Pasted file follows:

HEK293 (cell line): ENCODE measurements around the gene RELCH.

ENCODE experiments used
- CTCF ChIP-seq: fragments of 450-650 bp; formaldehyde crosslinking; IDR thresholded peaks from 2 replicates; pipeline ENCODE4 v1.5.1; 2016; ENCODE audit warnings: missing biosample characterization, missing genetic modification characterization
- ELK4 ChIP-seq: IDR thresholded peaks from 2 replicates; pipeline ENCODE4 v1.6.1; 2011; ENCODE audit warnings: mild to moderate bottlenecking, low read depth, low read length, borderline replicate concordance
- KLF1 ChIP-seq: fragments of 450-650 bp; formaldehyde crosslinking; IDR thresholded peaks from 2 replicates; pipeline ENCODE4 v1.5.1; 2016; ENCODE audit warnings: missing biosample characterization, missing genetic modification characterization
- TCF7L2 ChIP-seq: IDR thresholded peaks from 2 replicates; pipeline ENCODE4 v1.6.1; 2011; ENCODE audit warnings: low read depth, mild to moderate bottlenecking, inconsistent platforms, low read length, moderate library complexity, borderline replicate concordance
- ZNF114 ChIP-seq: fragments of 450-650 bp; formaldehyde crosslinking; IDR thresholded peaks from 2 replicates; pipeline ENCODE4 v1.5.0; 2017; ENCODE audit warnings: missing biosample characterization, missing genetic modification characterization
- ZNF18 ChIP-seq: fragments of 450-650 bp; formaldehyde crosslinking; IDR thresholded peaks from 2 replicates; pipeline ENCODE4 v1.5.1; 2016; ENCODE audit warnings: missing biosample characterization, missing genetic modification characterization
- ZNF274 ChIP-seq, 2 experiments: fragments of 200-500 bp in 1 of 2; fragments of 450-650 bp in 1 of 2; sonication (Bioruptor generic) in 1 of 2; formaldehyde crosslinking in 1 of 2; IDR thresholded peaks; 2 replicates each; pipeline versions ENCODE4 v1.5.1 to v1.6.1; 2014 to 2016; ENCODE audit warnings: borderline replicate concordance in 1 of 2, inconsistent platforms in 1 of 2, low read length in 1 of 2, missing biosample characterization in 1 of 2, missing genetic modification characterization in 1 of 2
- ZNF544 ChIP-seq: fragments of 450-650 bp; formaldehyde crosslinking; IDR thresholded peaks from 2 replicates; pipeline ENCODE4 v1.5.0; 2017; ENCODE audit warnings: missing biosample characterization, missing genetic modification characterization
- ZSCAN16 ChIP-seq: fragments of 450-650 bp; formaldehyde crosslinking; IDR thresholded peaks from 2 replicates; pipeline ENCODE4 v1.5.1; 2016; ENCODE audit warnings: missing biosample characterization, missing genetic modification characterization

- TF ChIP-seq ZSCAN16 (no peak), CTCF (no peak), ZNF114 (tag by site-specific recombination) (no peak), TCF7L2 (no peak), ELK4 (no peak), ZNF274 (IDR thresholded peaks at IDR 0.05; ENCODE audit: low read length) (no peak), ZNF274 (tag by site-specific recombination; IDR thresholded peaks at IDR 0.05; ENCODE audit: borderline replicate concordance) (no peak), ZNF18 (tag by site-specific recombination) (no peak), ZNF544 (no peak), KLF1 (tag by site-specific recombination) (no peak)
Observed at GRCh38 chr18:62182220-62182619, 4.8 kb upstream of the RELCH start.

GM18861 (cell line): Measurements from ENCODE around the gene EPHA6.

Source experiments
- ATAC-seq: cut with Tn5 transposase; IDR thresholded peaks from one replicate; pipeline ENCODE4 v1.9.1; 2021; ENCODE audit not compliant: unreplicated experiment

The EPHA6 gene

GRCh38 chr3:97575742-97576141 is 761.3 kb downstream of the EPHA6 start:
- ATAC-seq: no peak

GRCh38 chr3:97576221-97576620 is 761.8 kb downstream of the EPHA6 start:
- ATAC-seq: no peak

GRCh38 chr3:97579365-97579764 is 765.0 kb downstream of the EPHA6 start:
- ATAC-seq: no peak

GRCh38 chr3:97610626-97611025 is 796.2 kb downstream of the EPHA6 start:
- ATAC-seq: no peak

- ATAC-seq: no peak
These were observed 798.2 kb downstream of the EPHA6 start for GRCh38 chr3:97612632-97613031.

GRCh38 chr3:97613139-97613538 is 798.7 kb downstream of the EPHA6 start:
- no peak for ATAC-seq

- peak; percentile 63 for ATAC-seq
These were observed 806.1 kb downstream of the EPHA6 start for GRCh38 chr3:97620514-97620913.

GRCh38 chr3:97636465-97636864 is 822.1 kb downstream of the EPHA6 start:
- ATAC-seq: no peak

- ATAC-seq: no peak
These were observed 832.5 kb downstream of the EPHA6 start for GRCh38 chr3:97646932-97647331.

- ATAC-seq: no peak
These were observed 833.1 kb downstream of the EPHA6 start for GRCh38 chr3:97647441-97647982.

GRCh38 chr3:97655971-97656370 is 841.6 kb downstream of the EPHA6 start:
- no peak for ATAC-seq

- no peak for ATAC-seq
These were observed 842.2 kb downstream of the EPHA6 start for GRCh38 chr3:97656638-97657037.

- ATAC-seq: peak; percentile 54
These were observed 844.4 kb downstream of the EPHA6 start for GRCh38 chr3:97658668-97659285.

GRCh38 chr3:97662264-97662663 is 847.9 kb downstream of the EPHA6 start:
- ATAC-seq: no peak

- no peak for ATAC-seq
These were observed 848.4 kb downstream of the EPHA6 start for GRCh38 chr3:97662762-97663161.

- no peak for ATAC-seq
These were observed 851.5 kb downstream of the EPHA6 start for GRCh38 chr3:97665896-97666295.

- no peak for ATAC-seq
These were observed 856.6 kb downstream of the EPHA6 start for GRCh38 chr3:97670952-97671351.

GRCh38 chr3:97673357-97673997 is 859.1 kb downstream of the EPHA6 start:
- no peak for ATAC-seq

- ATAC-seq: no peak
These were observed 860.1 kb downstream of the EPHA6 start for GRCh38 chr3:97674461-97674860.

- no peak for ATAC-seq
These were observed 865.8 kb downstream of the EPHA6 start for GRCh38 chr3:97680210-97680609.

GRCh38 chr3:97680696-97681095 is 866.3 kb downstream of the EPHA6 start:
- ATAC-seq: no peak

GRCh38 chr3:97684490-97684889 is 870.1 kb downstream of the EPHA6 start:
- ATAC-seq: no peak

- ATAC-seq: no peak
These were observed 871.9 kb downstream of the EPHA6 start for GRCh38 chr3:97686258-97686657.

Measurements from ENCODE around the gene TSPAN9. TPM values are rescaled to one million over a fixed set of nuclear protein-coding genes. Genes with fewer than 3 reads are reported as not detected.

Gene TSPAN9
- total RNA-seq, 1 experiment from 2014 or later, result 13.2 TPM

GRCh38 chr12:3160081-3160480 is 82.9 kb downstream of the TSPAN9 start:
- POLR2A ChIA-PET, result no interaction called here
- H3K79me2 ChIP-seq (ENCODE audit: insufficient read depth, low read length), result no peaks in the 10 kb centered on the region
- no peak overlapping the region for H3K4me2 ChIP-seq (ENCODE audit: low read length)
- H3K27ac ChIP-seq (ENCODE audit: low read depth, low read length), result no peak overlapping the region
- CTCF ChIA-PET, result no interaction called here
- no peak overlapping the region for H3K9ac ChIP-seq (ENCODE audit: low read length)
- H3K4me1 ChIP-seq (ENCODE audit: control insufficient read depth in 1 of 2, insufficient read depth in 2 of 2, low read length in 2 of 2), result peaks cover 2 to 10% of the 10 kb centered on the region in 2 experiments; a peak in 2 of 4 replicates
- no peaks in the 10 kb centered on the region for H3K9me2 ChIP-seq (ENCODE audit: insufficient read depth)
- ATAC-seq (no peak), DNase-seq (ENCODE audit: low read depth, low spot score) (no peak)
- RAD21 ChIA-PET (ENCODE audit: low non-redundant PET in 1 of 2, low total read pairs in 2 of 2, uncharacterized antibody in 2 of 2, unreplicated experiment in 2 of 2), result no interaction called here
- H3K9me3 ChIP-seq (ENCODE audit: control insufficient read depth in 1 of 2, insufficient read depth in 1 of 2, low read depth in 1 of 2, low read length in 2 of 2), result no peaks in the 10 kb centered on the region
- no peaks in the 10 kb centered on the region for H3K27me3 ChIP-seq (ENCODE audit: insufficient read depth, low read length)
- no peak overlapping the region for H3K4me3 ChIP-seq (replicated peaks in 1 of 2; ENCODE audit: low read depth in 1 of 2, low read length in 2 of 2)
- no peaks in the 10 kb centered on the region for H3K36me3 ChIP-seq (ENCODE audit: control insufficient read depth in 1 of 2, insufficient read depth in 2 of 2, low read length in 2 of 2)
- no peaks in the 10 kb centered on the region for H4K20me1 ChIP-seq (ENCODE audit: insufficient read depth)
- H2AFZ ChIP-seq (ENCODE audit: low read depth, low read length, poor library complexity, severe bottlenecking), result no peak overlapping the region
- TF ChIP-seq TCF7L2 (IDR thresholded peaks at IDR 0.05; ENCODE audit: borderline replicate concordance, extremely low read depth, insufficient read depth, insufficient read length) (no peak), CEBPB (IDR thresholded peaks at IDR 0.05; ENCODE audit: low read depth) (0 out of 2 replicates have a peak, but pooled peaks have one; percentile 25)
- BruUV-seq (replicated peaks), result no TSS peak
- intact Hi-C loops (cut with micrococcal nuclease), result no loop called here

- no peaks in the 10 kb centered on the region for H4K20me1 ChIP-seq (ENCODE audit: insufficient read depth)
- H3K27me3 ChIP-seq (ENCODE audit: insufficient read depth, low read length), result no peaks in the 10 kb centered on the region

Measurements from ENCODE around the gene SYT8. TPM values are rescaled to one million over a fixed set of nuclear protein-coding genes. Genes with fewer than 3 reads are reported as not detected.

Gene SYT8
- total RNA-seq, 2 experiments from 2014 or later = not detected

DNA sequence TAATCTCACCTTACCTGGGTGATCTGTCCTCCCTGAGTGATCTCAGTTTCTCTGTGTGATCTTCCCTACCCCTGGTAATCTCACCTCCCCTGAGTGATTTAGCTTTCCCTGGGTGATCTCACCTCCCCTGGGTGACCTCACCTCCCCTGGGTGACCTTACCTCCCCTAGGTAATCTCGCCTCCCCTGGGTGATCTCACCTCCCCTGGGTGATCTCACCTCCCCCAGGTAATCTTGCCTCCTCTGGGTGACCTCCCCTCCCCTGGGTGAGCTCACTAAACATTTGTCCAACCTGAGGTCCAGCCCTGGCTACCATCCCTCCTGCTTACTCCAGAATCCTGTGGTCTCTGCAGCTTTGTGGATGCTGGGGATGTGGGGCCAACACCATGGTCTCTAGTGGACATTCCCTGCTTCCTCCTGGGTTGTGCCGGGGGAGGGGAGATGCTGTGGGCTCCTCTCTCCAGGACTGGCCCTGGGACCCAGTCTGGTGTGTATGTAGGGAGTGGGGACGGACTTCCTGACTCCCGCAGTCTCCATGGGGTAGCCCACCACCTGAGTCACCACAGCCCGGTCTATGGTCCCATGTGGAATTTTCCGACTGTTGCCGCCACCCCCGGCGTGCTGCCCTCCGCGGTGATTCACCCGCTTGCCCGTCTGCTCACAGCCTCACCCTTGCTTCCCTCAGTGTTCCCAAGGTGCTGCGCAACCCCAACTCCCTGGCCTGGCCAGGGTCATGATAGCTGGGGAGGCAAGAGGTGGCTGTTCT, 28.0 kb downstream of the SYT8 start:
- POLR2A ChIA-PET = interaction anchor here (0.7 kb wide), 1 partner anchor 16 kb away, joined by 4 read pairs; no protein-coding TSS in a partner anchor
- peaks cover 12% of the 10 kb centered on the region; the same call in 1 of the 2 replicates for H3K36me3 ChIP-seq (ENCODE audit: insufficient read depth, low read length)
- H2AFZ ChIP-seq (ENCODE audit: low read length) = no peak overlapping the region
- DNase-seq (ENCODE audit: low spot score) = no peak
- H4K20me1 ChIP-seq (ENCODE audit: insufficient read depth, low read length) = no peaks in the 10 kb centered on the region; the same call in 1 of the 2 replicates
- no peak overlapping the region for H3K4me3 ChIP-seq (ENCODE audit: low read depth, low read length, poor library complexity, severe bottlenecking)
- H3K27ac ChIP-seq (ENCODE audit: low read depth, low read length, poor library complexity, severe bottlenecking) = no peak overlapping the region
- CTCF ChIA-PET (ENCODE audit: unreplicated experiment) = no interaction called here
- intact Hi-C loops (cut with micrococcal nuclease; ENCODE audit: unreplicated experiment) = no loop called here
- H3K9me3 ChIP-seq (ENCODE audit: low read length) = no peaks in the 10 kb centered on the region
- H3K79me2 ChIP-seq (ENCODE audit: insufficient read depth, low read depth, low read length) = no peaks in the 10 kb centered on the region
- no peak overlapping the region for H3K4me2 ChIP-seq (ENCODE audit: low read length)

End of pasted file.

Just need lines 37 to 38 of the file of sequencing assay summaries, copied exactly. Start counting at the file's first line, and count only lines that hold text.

These were observed 833.1 kb downstream of the EPHA6 start for GRCh38 chr3:97647441-97647982.

GRCh38 chr3:97655971-97656370 is 841.6 kb downstream of the EPHA6 start: